Be mindful about trying to ‘rescue’ them; when we do this it’s more about OUR needs. WE want this person to be OK and WE want to make it all better for them. This can be unhelpful to both parties as the rescuer is always trying to find new ‘solutions’ and can become consumed with this as a project (and ultimately exhausted). They can also be left feeling utterly helpless as many emotional events are not problems that can be solved but experiences to process and adapt to with support and time.

Be aware that the employee may want to chat, or they may not. And that’s OK. We need to respect the boundaries of others. Create a psychologically safe workplace where they can tell you when they’re not OK without fear of consequence. If appropriate, and if therapy is offered as a benefit in your company, you can signpost them to a therapist for more professional support.

If you don’t feel skilled in active listening or holding a compassionate conversation, book onto a Mental Health First Aid training where these skills can be learnt including how to open a conversation.

Be yourself. Use your language and communication style and treat them like you would a good friend in need.

There is no one ‘right amount’ of support. We all move through the world differently and need different things when we’re struggling. The best way to know what an employee needs is therefore to ask. They may not know, and that’s OK, just remind them you’re there. By asking, you’re also checking out their boundaries; what’s OK and not OK to ask or do, and then respect their boundaries. If they don’t want to talk, don’t question. If they want some help, ask them what they need.

Having access to next-day therapy sessions can help employees to address poor mental heath and build resilience.
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Our third therapist suggests...

Tips for initiating the conversation

In terms of ideas for initiating conversations and knowing how much support to give, I have some suggestions:

  • Having regular check-ins with employees will make these kinds of conversations easier and enhance communication overall with your team.
  • Encourage staff to be open about mental health concerns. Employees need to feel that it is safe to raise issues without retaliation or judgement.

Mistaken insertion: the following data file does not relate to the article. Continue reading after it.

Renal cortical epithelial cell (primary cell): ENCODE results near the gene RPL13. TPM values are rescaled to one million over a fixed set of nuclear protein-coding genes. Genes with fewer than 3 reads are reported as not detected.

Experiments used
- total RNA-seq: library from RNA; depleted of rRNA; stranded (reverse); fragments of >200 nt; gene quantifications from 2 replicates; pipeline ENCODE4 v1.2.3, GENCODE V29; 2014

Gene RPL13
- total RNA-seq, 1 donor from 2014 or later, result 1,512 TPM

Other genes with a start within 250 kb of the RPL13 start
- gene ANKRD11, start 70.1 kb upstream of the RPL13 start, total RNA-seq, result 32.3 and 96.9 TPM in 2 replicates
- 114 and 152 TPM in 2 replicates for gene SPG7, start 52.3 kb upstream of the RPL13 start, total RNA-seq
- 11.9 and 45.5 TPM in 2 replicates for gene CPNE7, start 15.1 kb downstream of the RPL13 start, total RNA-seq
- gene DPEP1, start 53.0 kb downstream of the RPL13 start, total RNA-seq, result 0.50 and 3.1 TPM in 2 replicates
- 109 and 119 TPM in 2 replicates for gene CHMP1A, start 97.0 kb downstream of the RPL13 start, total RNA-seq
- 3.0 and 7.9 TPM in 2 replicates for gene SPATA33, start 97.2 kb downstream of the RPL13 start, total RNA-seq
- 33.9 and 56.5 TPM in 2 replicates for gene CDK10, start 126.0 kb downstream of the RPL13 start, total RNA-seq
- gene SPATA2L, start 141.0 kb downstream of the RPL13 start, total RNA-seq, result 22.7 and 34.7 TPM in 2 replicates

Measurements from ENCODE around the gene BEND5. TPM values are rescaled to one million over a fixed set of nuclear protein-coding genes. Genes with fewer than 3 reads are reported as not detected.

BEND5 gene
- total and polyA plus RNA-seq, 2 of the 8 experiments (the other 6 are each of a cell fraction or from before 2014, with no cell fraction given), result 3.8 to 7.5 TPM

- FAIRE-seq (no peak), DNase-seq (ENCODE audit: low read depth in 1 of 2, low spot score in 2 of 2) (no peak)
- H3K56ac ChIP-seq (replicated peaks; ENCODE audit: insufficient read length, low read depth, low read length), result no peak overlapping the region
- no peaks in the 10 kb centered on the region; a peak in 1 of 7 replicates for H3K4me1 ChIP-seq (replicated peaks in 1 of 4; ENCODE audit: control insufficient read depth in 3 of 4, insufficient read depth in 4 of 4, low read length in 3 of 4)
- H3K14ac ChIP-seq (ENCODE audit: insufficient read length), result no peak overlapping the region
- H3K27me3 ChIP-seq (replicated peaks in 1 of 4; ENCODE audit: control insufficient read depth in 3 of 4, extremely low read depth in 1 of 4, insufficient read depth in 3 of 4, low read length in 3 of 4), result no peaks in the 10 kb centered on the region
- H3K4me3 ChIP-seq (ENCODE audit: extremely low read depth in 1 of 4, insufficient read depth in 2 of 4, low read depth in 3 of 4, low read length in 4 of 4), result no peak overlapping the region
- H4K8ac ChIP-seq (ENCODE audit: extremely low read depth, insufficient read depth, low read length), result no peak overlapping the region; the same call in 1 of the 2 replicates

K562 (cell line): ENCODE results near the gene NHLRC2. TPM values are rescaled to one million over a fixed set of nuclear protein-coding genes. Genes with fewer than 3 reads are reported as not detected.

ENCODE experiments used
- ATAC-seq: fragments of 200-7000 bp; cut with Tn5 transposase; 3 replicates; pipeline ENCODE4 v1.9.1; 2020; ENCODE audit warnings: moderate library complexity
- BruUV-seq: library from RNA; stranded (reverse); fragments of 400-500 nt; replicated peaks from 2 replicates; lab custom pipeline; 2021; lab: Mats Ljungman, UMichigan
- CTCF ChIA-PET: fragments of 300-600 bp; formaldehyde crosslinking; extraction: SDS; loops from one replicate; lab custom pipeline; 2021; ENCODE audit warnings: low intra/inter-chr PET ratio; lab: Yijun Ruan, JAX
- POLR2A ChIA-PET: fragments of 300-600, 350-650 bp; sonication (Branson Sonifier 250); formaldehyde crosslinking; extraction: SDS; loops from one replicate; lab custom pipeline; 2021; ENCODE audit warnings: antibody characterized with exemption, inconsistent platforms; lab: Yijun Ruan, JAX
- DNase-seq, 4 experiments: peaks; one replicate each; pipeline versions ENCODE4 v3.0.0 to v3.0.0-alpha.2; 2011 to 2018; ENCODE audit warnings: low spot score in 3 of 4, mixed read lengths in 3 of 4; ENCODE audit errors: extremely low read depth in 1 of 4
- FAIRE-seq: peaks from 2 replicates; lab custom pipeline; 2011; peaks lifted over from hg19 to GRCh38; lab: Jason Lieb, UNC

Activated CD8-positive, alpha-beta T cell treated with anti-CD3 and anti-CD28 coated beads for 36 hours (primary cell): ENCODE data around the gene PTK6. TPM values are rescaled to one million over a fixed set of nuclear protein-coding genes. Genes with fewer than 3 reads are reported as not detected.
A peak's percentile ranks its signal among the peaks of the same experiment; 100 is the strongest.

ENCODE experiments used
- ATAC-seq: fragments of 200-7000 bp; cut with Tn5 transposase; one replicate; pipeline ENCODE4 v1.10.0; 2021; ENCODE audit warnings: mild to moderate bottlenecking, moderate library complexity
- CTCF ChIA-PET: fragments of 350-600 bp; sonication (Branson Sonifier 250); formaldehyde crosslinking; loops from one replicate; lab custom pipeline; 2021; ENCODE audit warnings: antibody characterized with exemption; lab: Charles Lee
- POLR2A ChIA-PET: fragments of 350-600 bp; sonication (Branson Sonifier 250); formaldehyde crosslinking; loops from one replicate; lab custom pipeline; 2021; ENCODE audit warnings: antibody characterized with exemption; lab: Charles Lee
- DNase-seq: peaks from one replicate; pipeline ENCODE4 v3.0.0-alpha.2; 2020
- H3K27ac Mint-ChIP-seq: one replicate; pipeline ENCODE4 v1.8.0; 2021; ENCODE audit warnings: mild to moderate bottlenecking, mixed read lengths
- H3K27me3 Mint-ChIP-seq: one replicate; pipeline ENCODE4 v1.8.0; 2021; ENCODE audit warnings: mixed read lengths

• If you are concerned about a staff member, share what you observed. You could say something like, ‘X I noticed that lately you don’t seem to be your usual self. There’s been a decrease in your productivity (give details), and you seem less connected to the team. Do you have any ideas about what may be causing difficulties?’ Aim to be warm, curious and avoid making assumptions. Let the employee explain what is happening and don’t feel like you need to know what to do right away. You can let the employee know you need to get more information or have space to think if you feel stuck. If the employee denies they are struggling but this does not match what you have seen, say so. It’s OK to say, ‘You seem anxious lately’ for example if you know there is evidence of this.
  • For employees who are clearly struggling, ask them what they need. Aim to meet reasonable requests which might be things like taking a mental health day, supporting them to address a workplace problem or letting them have more breaks.
  • It’s OK to make suggestions. You can signpost employees to their GP as well as any other workplace resources.
  • Continue to check-in with staff who are struggling. Record any agreements made and track progress. Ensure you are following workplace guidance.
  • Be mindful of your boundaries, for example if the employee has a complex relationship with their mother, it is not your job to fix this. Your role is about support for workplace issues, checking general safety and to provide a basic level of empathy and listening skills.
  • Access training if you feel this would enhance your confidence.
  • It is not easy supporting people who are struggling mentally. What helps you to perform at your best and let go of the day’s stresses?